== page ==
Darren Aronofsky on the “fantastical creatures” in Noah

The dinosaurs of Jurassic Park may have been the first photorealistic computer-generated animals to grace the big screen, but in the 20 years since then, filmmakers have used computers to simulate more familiar lifeforms — sometimes for safety reasons, sometimes because it gives the filmmakers more control over the animals’ actions, and sometimes because it’s just more cost-effective. See, for example, the horses that were crushed underfoot during one of the big battles in The Lord of the Rings, or the tiger and other animals that shared a lifeboat with a human shipwreck survivor in Life of Pi.

And it’s not just animals. Just last night I was watching the iTunes commentary for Star Trek into Darkness, and one of the special-effects guys mentions quite casually that “literally fifty percent” of the aliens who worship the Enterprise at the end of that film’s opening sequence were actors in make-up, and the rest were created in a computer. And this, despite the fact that there are only a few dozen characters onscreen and they are relatively close to the camera; we’re not talking about one of those epic cast-of-thousands shots like the ones Peter Jackson popularized.

So it should come as no surprise that movies based on the story of Noah’s Ark have been turning to computers to create their little zoos, too.

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Jurassic Park sequels: a tale of two reviews

We already knew that Universal was prepping a 3D re-release of the original Jurassic Park (1993) for this coming April — two months before the film’s 20th anniversary. And we already knew that Universal had hired Rick Jaffa and Amanda Silver, the writers of Rise of the Planet of the Apes (2011), to come up with a brand new Jurassic Park sequel.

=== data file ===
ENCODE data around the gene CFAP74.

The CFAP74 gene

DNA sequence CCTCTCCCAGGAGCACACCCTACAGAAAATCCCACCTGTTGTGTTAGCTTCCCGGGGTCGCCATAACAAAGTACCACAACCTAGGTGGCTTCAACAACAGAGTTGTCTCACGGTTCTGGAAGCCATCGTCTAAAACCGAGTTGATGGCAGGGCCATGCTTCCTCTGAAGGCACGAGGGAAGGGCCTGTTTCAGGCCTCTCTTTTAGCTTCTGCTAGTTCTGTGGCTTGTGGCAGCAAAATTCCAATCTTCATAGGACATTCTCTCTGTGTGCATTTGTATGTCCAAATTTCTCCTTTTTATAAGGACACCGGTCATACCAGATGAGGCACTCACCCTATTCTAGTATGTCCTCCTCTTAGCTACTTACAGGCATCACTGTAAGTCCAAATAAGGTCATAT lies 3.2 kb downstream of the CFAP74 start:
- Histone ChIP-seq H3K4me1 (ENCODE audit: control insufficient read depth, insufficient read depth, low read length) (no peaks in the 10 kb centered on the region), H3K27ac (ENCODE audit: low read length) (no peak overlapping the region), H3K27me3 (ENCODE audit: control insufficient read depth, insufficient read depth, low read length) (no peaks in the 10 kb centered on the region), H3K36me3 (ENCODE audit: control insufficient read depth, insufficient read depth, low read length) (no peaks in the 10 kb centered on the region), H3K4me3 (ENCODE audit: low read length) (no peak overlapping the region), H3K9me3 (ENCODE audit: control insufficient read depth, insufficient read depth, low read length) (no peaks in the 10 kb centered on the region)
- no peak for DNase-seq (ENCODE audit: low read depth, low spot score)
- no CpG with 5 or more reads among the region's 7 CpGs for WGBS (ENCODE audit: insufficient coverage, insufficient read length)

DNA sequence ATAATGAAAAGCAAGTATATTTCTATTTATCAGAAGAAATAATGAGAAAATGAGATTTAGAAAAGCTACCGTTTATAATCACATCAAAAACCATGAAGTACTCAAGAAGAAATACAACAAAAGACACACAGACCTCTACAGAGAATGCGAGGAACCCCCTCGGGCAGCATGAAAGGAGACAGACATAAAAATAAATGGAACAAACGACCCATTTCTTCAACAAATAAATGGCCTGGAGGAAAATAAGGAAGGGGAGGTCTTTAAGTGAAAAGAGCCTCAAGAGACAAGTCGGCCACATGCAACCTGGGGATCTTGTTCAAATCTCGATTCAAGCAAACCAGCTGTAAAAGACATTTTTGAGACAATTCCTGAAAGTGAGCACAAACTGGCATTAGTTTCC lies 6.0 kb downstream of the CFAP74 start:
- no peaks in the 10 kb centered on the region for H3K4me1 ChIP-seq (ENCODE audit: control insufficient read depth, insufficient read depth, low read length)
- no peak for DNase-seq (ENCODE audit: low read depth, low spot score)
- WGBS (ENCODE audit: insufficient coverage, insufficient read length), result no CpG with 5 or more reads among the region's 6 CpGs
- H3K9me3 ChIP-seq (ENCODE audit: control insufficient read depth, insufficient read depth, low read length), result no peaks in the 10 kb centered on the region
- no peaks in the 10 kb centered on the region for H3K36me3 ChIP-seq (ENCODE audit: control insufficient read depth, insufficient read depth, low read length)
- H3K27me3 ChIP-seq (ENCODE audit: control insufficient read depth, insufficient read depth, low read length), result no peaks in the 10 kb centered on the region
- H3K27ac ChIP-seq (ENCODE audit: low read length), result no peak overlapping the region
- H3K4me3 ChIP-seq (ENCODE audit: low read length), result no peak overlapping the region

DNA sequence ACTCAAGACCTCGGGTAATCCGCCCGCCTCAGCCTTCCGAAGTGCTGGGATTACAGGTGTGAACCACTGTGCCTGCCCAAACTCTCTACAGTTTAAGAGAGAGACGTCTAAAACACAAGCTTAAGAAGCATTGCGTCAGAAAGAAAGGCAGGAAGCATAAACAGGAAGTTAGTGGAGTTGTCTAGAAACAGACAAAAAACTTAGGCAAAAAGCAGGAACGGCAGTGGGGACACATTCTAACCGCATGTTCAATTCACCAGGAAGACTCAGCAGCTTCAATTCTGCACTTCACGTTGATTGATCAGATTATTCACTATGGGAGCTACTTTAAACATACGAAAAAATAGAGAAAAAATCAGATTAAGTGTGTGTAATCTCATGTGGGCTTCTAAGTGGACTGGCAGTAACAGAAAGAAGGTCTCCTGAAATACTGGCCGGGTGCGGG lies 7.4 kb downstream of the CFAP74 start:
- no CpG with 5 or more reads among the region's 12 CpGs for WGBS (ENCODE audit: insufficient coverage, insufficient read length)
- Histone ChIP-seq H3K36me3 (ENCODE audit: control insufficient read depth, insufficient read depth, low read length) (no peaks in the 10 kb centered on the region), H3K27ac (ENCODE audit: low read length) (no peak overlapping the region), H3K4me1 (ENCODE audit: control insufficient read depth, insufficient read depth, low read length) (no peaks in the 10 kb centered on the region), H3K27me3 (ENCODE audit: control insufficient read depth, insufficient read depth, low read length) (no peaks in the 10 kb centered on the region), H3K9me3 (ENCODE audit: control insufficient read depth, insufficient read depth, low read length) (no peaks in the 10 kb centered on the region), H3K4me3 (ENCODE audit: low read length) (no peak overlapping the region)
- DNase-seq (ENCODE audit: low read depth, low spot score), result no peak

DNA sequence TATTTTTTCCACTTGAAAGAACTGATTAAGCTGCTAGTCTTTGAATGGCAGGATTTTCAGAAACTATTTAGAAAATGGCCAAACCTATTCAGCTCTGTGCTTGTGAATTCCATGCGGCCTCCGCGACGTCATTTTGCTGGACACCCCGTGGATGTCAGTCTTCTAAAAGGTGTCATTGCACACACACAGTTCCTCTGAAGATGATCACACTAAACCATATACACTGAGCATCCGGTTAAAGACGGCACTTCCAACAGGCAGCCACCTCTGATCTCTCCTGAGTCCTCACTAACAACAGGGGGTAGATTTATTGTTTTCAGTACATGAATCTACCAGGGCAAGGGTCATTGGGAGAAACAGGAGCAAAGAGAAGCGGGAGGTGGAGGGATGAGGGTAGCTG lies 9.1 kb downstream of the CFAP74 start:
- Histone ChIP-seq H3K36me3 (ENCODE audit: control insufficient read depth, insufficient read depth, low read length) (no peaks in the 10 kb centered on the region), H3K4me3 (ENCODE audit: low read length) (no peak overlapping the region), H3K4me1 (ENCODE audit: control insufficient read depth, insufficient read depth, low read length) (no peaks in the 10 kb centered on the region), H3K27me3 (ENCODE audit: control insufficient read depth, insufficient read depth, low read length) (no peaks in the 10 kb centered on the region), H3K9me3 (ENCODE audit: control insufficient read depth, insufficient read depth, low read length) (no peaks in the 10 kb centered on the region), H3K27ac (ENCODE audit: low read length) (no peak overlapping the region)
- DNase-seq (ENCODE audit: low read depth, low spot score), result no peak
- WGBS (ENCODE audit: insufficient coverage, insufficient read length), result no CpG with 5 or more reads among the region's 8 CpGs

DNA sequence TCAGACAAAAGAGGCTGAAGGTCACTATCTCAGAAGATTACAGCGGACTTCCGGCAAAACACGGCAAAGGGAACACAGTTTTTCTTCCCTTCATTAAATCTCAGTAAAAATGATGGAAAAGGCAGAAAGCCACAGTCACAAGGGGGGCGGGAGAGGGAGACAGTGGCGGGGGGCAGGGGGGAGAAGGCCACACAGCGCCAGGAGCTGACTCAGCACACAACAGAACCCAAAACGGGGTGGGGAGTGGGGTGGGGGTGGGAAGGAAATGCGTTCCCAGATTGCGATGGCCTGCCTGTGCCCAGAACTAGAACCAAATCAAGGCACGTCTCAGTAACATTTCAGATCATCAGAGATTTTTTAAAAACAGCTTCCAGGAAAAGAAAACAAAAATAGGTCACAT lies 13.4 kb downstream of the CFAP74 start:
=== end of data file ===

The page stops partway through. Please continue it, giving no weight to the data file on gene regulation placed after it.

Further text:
But it wasn’t until today that Universal committed to an actual release date for the new film — and it isn’t that far away: June 13, 2014, or less than a year and a half from now. That’s somewhat ambitious, for an effects-driven film that currently has no director or cast attached.

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Review: Jurassic Park III (dir. Joe Johnston, 2001)

There are any number of reasons to expect the worst from Jurassic Park III. It’s the second sequel to the original Jurassic Park, and sequels, as a rule, are supposed to get progressively worse. In addition, it has been eight years since the first film came out, and the computer-generated lizards that seemed so ground-breaking back then have become all too common; thanks to Godzilla, Dinosaur, Evolution and similar films, the presence of larger-than-life reptiles virtually guarantees a film’s mediocrity.

As if these factors weren’t enough, Jurassic Park III is, at about an hour and a half, unusually short, so audiences may think they aren’t getting their money’s worth; and the creative minds behind the first two films — director Steven Spielberg and novelist Michael Crichton — had little to do with this entry in the franchise.

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Review: The Lost World: Jurassic Park (dir. Steven Spielberg, 1997)

Atheism may be in vogue among people who like to read, but movie audiences still need something to believe in. That, at least, is one way to interpret the implicit pantheism Steven Spielberg has injected into The Lost World and its predecessor Jurassic Park, both of which he adapted from the considerably more sophisticated novels of Michael Crichton.

Crichton’s original story was a cautionary tale about the dangers of commercialized science, but he also took an explicit stand, through the character Ian Malcolm, against attempts to find any sort of higher meaning in nature.

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